A wonderful story from yesterday’s Regina Leader-Post, with video featuring survivor Eugene Arcand and Charlene Bearhead from the National Centre for Truth and Reconciliation.
Teaching about the Residential School Era is still not a mandatory part of the Saskatchewan K-12 curriculum but thanks to the events of the day, 1500 students and teachers went home having experienced a crash course on Canada’s hidden history. The Faculty of Education at the University of Regina organized the day’s events and Project of Heart was also on the program; students decorated tiles as witness pieces.
Our thanks go out to Dean of Education Jennifer Tupper for taking the lead in organization a superb Education Day!
(Repost from National Project of Heart site)
The Honourable Justice Murray Sinclair at the 2016 Woodrow Lloyd Lecture at the University of Regina
March 5-7, 2015
A youth to youth interactive forum exploring how to bridge the gap between Indigenous and non-Indigenous communities in Canada. Hosted with Children of the Earth High School in Winnipeg, approximately 300 youth from across the country are anticipated to take part. The target age is for youth between the ages of 15 and 29.
For more information about registration, or presentation opportunities, go to http://canadianroots.ca/national-conference
Presenter: Dr. Cindy Blackstock, Associate Professor, University of Alberta and Executive Director of First Nations Child and Family Caring Society of Canada
Wednesday, January 21, 2015
7:00 p.m. Education Building, Rm 106.1
University of Regina, 3737 Wascana Parkway, Regina, SK
There is a growing conversation about reconciliation in Canada and addressing contemporary inequalities and injustices facing First Nations children is a vital part of the conversation. Dr. Cindy Blackstock will examine how children and young people are working with First Nations to achieve equity and to uplift the country at the same time.
Refreshments follow the lecture. All are welcome.
For more information: http://www.uregina.ca/arts/public-lectures/lloyd-lecture.html
The Witness Blanket installation is now at the University of Regina campus (January and February). Instructors are invited to include topics of residential schooling in this winter’s courses. Please bring your students to view the display on the main floor of the RIC Atrium (between College West and the Laboratory Building). For additional information, view information below.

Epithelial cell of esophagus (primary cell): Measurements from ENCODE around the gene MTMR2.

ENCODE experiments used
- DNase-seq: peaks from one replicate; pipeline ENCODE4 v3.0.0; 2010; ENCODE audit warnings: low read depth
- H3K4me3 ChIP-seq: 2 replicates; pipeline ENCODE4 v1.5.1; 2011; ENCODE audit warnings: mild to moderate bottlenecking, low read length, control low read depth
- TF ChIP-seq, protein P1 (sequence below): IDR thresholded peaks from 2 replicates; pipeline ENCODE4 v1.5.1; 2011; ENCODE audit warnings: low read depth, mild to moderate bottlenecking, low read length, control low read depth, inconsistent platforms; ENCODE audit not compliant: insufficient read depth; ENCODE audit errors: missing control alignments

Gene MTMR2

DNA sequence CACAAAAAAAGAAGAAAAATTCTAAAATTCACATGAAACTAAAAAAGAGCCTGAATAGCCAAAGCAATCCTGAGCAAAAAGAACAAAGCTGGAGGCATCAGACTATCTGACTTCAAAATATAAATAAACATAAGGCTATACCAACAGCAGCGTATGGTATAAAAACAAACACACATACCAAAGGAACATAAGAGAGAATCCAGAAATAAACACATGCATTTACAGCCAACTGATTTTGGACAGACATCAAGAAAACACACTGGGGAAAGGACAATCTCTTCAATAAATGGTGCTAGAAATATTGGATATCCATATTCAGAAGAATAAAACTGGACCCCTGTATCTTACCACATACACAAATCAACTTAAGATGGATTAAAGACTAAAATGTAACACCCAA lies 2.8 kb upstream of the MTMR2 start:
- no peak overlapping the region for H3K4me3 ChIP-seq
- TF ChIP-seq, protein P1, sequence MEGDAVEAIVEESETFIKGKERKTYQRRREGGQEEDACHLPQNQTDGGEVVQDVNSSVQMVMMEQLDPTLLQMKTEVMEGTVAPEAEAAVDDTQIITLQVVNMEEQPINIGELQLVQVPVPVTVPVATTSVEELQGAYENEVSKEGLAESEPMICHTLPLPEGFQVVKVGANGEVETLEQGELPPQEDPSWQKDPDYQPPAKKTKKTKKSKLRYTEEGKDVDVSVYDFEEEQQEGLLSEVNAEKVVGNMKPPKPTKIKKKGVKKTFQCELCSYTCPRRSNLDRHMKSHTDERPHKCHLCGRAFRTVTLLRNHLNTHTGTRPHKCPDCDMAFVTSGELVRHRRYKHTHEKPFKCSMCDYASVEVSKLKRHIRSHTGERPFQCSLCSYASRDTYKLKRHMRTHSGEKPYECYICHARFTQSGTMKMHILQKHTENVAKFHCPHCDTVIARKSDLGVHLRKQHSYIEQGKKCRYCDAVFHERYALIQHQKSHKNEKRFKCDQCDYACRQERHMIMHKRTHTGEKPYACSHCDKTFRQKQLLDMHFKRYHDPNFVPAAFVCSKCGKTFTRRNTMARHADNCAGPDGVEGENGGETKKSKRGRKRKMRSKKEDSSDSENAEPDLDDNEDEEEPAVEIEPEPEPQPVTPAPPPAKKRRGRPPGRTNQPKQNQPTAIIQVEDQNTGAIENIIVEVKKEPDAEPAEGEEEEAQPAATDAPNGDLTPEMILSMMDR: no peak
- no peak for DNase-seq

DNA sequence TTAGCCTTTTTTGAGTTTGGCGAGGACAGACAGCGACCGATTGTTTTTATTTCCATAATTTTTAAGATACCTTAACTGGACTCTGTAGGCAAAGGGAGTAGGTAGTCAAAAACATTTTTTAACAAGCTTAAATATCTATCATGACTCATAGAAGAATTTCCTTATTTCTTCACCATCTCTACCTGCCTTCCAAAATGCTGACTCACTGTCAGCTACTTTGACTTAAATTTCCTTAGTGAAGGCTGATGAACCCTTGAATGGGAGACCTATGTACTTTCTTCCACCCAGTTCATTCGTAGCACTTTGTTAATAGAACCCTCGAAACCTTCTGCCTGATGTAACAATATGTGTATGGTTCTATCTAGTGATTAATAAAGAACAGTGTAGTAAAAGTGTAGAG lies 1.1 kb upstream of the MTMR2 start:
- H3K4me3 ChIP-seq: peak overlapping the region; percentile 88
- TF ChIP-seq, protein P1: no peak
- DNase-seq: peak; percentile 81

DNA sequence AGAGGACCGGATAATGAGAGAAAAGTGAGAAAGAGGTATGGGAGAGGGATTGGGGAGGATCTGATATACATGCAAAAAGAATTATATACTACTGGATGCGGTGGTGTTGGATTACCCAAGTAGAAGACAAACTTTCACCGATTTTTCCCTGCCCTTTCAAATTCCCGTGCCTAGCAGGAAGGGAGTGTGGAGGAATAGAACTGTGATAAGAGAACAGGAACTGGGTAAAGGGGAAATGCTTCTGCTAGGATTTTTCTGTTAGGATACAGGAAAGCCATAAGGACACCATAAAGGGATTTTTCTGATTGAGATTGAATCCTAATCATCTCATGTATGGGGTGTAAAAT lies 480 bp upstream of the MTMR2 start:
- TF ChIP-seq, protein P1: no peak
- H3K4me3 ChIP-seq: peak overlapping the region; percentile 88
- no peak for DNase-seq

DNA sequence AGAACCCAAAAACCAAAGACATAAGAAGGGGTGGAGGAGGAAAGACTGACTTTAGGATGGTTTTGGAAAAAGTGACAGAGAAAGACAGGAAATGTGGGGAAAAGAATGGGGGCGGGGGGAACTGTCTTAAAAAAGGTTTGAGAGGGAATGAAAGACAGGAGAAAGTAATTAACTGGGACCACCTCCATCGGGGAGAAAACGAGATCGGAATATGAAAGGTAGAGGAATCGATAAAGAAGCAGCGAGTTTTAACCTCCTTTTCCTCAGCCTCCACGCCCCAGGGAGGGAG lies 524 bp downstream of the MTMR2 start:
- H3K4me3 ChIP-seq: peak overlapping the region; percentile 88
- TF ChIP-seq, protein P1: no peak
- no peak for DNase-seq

The Witness Blanket is recognized as a national monument that highlights the atrocities of the Indian residential school era. The installation honours the children’s’ lives and their legacies that were lost and untold within history. This profound installation has 887 pieces of artifacts that have been reclaimed from various abandoned residential schools, government buildings, churches, band offices, treatment centres, universities and ceremonial objects from across Canada. The artist, Carey Newman, states, “To bear witness is to show by your existence that something is true”. As a witness, you have the opportunity to become a part of the untold stories and to take part in reshaping the history of the Residential School Era.
The Witness Blanket will be showcased at the University of Regina in the months of January and February 2015. The installation is unsupervised and stands alone on the first floor of the Research and Innovation Centre (RIC). For further information about the project and artist, please see the following links below:
To create a foundation of knowledge for the residential school era, a suggested resource is the movie “We Were Children,” which gives first-hand account of personal experiences survivors endured while attending residential schools. Another resource is an episode of 8Th Fire called “Sacred Heart Residential School,” depicting the personal impacts of the disconnection children experienced from their communities and the hardships faced while in residential school. To view these videos and for further information, please see the following websites:
To further the opportunity for learning and discussion about the experiences of the residential school era, I invite you to have an open discussion about student perceptions and reactions to the installation. Here are some questions for debriefing:
The UBC Faculty of Education is delivering a Massive Open Online Course (MOOC), a free 6-week course title “Reconciliation Through Indigenous Education” beginning January 27, 2015.
Please use this link to access the webpage:
For further details, please watch the related YouTube video:
The University of Regina Aboriginal Advisory Circle will be hosting the Witness Blanket exhibit January 5 – February 27, 2015
This large scale art installation is inspired by a woven blanket made from hundreds of reclaimed items from Residential Schools, churches, government buildings and traditional and cultural structures including Friendship Centres, band offices, treatment centres and universities, from across Canada. The Witness Blanket stands as a national monument to recognise the atrocities of the Indian Residential School era, honour the children, and symbolise ongoing reconciliation.
For more information see Witness Blanket page